Syria fires Scud missiles at rebels - U.S., NATO officials
MARRAKECH, Morocco (Reuters) - Syrian President Bashar al-Assad's forces have fired Scud-style ballistic missiles against rebels in recent days, U.S. and NATO officials said on Wednesday, in what U.S. officials described as an escalation in the 20-month civil war.
The United States, European powers and Arab states bestowed their official blessing on Syria's newly-formed opposition coalition on Wednesday, despite increasing signs of Western unease at the rise of militant Islamists in the rebel ranks.
Rebels battled Assad's troops on the outskirts of his Damascus power base. Their advances in the past two weeks have prompted their international allies to talk of the 20-month-old conflict finally entering a decisive phase.
In Damascus, a massive car bomb and two other explosions hit the main gate of the Interior Ministry. Lebanon's al-Manar television, which supports Assad's Hezbollah allies, said four people had been killed.
"Allied intelligence, surveillance and reconnaissance assets have detected the launch of a number of unguided, short-range ballistic missiles inside Syria this week," said a NATO official in Brussels. "Trajectory and distance travelled indicate they were Scud-type missiles."
A U.S. official, speaking on condition of anonymity, confirmed the use of Scuds. U.S. officials said they were not aware of any previous uses of the missiles.
It was not immediately clear why Assad's forces would deploy Scuds, which can have a range of up to a few hundred km and are best-known internationally from the 1991 Gulf War when Iraqi leader Saddam Hussein fired them at Israel.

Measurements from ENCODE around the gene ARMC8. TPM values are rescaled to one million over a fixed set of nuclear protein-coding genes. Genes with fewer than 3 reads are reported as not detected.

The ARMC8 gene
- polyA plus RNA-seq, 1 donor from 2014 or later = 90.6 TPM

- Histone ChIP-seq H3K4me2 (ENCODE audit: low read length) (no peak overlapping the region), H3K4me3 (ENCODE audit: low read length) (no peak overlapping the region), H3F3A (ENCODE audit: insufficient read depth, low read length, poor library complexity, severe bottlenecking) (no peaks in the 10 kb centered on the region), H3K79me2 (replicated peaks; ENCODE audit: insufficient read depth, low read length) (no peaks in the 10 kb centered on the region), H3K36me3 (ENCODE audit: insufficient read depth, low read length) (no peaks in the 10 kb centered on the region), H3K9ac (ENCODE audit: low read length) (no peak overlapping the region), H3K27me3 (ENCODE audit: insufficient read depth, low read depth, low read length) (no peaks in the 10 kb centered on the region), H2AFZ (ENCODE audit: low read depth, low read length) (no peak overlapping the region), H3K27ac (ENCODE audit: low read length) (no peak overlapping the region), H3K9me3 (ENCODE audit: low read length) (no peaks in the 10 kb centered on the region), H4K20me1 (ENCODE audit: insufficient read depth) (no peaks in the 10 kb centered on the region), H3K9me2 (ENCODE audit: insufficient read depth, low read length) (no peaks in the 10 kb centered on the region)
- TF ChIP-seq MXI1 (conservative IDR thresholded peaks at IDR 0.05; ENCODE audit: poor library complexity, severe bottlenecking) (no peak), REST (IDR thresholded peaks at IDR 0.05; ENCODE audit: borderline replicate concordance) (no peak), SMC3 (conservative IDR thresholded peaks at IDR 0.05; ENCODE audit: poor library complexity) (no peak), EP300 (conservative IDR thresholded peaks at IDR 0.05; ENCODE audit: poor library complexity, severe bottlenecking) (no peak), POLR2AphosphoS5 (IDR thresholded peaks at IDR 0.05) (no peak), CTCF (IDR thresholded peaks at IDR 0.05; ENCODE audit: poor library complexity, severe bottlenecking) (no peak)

The Soviet-designed missiles are unguided and inaccurate, and are not usually seen as a weapon of choice for the sort of internal anti-guerrilla war that the government is waging against small, mobile rebel bands.
Assad's forces have in the past relied on artillery, helicopters and attack jets, all of which are much more useful in close urban combat. However, the lightly armed rebels are increasingly obtaining better weapons to fight back, including the ability to shoot down aircraft.
Last week NATO decided to deploy U.S., German and Dutch batteries of Patriot air defence missiles along the Turkish-Syrian border, saying its main worry was the prospect of Syrian missiles being fired across the frontier.
That decision means hundreds of U.S. and European troops being sent to the border for the first time since the war began 20 months ago. Syria and Russia called it a pretext for the Western alliance to become drawn into the war.
FRIENDS OF SYRIA
Western countries at a "Friends of Syria" meeting in Marrakech, Morocco rallied around a new opposition National Coalition that was formed last month and is led by a moderate Islamist cleric, Mouaz Alkhatib.
U.S. President Barack Obama recognised the coalition on Tuesday as Syria's legitimate representatives, joining France, Britain, Turkey and Gulf Arab states. Alkhatib was given an invitation on Wednesday to visit the United States.
But Washington and its allies also remain wary of Sunni Islamist fighters among the rebels, some of whom they say are connected to al Qaeda. The United States designated one powerful rebel group, the Jabhat al-Nusra brigade, as a terrorist organisation, a decision Alkhatib said should be reversed.
The Marrakech gathering brought together more than 100 countries, led by Western and Arab nations opposed to Assad, but excluding Russia, China and Iran, which have backed Assad or blocked efforts to tighten international pressure on him.
"Participants acknowledge the National Coalition as the legitimate representative of the Syrian people and the umbrella organisation under which the Syrian opposition are gathering," said a declaration after the meeting.
"Bashar al-Assad has lost legitimacy and should stand aside to allow a sustainable political transition," the text said.